Research shows entrenched partisanship between Leavers and Remainers in response to the British government’s efforts to control the pandemic
In a post-Brexit Britain, some thought the shared experience of a pandemic would increase social cohesion. But instead, an already polarized public has clung to existing ideological divides, jeopardizing the health of the nation. Adversarial disinformation aimed at exploiting these divides has also played a key role.
Disinformation and coordinated inauthentic behavior played a significant role in Britain’s 2016 referendum on European Union (EU) membership. Researchers found large numbers of bot accounts “furiously sharing” content promoting both the Leave and the Remain sides. Bot activity skewed heavily on the Leave side, with pro-Leave messages found in 54 percent of tweets, while only 20 percent were pro-Remain.
Inauthentic online behavior also took place during subsequent political events in Britain, including the general election of 2019 — along with numerous flashpoint events along the way (such as terrorist attacks).
Much of this activity was geared toward stoking divisions between the Leave and Remain camps, for example by framing Remainers as “traitors” or the EU as “tyrannical.” Furthermore, the Brexit case illustrates the two-way relationship between tribalism and disinformation. On one hand, tribalism makes populations more susceptible to divisive disinformation, especially that which targets the opposing side. On the other hand, disinformation drives tribalism, in which the groups are purposefully turned against each other with adversarial narratives. Both dynamics are at work in the British context, particularly noticeable in the midst of the pandemic.
Britain’s fractured politics
The pursuit of Brexit redefined Britain’s traditional political landscape. The Leave and Remain identities do not translate neatly along party political lines of Labour or Conservative, as both identity groups contain adherents from both major parties.
The two opposing groups that emerged from the referendum, Leavers and Remainers, have become increasingly hostile to one another since the vote took place. This “Brexit tribalism” now colors people’s views on a broad swathe of political and social issues, including how best to curb the spread of the coronavirus. When British Prime Minister Boris Johnson was hospitalized with the coronavirus in mid-April, a conspiracy theory emerged on social media claiming that his illness had been faked. Pro-Remain and opposition commentators, such as senior Labour official Andi Fox, shared the narrative on Twitter.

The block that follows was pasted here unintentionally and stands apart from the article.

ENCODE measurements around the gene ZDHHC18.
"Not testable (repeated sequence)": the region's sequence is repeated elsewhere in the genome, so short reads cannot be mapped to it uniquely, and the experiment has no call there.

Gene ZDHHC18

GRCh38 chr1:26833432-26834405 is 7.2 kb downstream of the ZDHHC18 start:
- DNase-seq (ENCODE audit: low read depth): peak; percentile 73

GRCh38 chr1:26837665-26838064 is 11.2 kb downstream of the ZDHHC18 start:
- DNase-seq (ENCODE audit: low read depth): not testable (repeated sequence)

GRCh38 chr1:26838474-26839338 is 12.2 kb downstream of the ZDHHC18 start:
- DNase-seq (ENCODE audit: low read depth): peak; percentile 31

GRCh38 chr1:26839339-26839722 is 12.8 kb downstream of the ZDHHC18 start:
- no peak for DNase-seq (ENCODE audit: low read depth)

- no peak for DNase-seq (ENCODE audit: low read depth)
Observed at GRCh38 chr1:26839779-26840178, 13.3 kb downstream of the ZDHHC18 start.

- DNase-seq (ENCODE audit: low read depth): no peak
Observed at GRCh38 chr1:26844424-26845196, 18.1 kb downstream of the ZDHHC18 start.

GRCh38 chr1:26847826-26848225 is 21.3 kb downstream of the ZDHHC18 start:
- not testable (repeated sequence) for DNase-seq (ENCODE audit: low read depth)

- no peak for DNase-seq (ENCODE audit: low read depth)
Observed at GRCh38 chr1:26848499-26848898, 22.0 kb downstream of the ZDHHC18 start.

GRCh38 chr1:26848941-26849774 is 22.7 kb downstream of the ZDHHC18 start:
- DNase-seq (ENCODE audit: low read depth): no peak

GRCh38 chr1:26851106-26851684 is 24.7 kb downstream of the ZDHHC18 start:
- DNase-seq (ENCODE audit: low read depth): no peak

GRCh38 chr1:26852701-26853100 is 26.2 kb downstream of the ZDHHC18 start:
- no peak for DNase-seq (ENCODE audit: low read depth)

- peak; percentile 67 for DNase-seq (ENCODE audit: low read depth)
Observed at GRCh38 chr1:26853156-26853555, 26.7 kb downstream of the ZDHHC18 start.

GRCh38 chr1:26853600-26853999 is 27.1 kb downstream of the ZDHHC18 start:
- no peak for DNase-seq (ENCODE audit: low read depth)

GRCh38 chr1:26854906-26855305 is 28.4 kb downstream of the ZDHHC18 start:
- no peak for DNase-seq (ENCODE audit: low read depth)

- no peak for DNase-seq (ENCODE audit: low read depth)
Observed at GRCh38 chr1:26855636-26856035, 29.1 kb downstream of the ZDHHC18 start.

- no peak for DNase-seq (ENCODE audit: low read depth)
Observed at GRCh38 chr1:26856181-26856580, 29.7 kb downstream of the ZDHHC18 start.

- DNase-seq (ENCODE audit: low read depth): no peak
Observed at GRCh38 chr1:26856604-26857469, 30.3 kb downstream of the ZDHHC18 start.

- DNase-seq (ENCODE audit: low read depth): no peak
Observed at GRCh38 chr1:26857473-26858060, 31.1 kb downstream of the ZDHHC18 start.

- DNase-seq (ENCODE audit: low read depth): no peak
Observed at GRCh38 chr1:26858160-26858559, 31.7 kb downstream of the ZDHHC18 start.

Amid the pandemic, it is likely that the Leave versus Remain tribal split influenced the British population’s attitudes toward COVID-19 and, in particular, the lockdown measures to contain it.
Partisanship in a pandemic
There has been strong evidence from the United States that partisan divides are fueling people’s response to public health measures, particularly to lockdowns. U.S. President Donald Trump’s dismissive attitude toward the virus has further reinforced this partisanship, with some early polls showing that Republicans are less likely than Democrats to be concerned about the virus. However, months into the pandemic, in the summer of 2020, there is evidence of this dynamic shifting as increasing numbers of Republicans start wearing masks, even to the extent that Trump himself issued a tweet on July 20 referring to masks as “patriotic.”